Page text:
Something's been troubling me for a couple of days. As most of my readers know, I visit an online parenting forum. It has it's ups and downs, like most things, I guess. But I gererally enjoy the interaction. I enjoy getting involved with debates about parenting, politics, religion, the world around us. I find myself learning things, whether it be facts, statistics, new ways of doing things, or simply learning the way others feel about different issues.
Sometimes though, I'll read something that can leave me floundering. It can challenge that which I hold to be true and real and important. This happened the other day.
There was a thread where we were discussing how we felt about the care of our parents, once they need full time care .Would we care for them ourselves, or would we seek to place them in nursing homes (or the like)?
I was doing ok. I have no issue with the decisions people make. I noted that most people (after discussion with their families) had decided to go with the nursing home/retirement villge option. This is the option that my father wants to take, so I can understand it.
But a couple of people made a couple of comments (one person particularly) that left me feeling hurt and remarkably defensive. There were a lot of people who felt the deciding factor was their desire never to have to help their parents with dressing/showering/toileting. Fair enough, I guess, though was surprised. But then one came on and said "I'd never physically care for my mother. Her pride would never allow it". I sat back a little, allowed myself to process it, try to be objective. It niggled though. I asked "Do you not see the strength of character it takes to swallow your pride and allow someone to do that for you?". The response was along the lines of "I am more interested in preserving her dignity" She said it wasn't about love or devotion, but what was important was allowing them to keep their dignity as a parent.
I can't help it. I'm hurt. And am rethinking things. Things I can't change. I can say, with absolute honesty, that my primary objective, the entire time she was ill, was her dignity.
I saw the toll this wretched disease took on her body, and her spirit. To lose the ability to move, eat, drink, dress yourself. Brush you hair. Shower. Toilet. Speak. Be seen as the person you've always been. THere is nothing, literally, that I took more seriously than considering her feelings in every single thing I did. I went along with her decisions about medication, even when I strongly disagreed with her. It was her body, and she was still of sound mind, so it was her call. The number of people who said to me, "But you're medicating her. She'd never know. Can't you just give it to her?". Not just family. Doctors. I was adamant. She was making all of the decisions, until she simply couldn't (in other words as long as she was conscious).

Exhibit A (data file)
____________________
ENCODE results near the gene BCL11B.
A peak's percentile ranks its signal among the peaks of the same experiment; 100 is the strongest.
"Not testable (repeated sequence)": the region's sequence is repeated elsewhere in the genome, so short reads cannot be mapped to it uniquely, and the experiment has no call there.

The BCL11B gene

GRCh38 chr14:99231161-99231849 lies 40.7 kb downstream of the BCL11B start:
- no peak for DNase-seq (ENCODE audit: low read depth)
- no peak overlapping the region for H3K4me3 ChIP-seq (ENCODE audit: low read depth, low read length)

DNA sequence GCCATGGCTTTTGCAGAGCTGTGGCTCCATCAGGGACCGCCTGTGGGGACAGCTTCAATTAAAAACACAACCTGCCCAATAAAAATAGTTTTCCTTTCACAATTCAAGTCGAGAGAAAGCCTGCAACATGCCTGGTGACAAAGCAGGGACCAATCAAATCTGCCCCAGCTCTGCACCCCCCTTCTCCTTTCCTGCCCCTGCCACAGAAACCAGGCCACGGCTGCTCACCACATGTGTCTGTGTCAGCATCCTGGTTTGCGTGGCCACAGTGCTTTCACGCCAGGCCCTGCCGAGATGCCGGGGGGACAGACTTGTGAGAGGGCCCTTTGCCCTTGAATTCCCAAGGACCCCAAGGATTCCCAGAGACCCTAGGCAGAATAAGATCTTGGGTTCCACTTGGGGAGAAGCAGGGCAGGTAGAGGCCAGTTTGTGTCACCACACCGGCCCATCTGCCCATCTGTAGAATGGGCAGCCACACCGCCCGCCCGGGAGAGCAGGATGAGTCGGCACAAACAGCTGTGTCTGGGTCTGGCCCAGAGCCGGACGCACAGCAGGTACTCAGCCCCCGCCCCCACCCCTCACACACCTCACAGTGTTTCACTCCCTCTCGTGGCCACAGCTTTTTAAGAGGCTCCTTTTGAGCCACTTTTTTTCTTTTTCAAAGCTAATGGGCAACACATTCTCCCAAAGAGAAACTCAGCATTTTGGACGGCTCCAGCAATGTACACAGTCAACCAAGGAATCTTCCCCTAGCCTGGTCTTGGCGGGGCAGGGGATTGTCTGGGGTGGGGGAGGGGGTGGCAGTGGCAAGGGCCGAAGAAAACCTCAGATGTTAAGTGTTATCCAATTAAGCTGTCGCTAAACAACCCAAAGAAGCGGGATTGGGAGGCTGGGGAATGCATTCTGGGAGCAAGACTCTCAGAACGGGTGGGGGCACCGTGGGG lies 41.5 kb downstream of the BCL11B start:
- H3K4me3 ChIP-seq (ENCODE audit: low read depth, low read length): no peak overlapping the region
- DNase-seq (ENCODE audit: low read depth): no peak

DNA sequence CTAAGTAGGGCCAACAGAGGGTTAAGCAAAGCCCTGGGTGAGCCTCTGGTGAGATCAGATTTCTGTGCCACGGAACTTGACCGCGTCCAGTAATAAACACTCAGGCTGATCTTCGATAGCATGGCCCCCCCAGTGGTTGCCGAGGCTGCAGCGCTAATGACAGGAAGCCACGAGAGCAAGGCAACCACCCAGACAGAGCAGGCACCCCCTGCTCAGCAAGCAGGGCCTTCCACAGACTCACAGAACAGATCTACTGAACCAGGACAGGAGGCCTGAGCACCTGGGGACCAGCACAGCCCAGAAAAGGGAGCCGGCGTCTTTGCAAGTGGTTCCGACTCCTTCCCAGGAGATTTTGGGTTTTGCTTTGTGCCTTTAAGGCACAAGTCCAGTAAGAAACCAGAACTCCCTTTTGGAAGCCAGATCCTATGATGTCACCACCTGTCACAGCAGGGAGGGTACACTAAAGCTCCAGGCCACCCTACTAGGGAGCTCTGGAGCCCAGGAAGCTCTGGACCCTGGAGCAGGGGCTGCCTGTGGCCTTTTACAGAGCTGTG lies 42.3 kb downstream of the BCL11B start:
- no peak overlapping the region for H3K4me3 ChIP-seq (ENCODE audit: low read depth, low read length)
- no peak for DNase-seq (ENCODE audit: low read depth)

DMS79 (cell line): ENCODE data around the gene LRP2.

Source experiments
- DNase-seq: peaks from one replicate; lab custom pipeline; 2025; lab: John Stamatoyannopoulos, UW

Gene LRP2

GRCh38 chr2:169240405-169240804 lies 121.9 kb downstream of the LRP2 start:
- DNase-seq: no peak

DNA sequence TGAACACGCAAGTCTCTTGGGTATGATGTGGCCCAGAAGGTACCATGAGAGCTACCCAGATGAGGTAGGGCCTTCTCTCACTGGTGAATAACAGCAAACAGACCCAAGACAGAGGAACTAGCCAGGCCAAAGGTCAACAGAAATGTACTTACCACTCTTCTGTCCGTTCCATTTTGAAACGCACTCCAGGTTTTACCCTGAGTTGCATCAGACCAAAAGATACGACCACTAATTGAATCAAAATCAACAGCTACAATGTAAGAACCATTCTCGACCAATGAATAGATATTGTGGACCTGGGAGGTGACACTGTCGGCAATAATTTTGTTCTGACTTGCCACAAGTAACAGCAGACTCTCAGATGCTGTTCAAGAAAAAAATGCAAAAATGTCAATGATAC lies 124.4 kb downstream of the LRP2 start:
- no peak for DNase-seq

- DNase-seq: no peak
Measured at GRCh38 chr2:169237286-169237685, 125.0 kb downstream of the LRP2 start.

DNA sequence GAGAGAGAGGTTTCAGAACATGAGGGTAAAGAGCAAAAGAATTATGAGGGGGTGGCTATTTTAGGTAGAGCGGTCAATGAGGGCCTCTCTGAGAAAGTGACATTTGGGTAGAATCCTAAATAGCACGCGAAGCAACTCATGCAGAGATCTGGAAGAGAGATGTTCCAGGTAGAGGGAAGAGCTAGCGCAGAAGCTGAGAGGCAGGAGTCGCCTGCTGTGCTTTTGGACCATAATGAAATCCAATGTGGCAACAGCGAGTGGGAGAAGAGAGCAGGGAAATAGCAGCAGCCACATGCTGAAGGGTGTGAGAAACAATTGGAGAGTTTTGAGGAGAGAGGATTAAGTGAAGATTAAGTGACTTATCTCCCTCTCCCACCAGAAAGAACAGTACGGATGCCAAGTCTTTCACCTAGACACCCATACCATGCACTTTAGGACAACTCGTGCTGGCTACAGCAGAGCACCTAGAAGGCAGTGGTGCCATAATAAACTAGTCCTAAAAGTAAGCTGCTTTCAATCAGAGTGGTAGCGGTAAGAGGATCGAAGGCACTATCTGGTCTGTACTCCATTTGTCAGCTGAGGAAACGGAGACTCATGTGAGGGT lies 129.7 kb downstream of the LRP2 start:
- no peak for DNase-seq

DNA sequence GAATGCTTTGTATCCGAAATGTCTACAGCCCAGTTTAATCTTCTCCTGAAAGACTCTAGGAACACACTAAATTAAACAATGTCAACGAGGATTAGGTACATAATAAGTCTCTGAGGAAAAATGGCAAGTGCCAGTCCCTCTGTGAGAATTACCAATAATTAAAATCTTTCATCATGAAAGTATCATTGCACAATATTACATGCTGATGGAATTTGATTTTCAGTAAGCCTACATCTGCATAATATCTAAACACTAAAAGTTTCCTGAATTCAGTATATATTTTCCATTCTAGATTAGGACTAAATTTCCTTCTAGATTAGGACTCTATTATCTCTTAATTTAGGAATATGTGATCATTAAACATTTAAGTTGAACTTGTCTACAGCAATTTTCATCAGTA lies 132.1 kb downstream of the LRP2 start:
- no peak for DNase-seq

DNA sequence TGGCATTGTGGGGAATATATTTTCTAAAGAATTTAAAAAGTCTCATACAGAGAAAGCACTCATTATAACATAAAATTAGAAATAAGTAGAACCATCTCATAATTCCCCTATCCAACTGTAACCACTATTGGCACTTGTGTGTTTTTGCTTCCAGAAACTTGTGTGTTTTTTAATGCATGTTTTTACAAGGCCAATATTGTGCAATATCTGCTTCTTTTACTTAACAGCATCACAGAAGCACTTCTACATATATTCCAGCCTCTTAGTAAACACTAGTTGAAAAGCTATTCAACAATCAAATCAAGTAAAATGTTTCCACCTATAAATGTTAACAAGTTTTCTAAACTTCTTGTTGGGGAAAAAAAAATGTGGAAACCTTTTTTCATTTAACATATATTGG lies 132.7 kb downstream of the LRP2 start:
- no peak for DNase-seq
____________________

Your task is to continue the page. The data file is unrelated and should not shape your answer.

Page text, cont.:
I remember the first time I had to help her on the toilet. She was in the hospital, for some assessments. Her treatment up to that point had been nothing short of appalling. I still have nightmares about the things that happened that night, after we all left.
Dad had had to duck out for some reason. I don't remember what. I knew she needed to go, but she was holding out. Sh ewasn't ready for this to happen. She kept buzzing for a nurse, but the poor things were run off their feet. I remember the look on her face. It was as though the illness had just taken yet another thing from her. It had, I guess.
I took her in. She was so mortified. I tried to be as pragmatic as I could. "I can only imagine how hard this is for you, Mum. But I'm ok. I'm not uncomfortable, sqeamish or freaked out. I wish this wasn't happening to you, but I dont' know how to make this easier for you. I want to help you."
We tried to make conversation, talk about things of absolutely no consequence. We did our best, and somehow, though she cried, we managed. There were many occasions, in the months that followed, where we would make idle chat as I helped her dress, toilet, shower, eat, drink, shave her legs, paint her toenails and brush her hair. I eventually became the only person who could speak for her (being the only person who could understand her attempts at speech).
Did people think she had no pride? That she was selfish to allow me to care for her? DId they think I didn't care about her dignity? Do they not know how difficult it was for us both, but how we strived to consider each others' feelings. Do they know that just weeks before she died, she told me I was the only person who had not hurt her feelings?
That there is nothing I'm more proud of than that one comment. Surely I didn't get it so wrong? Surely I didn't take away her dignity? I can't bear the thought. But now, I can't shake it.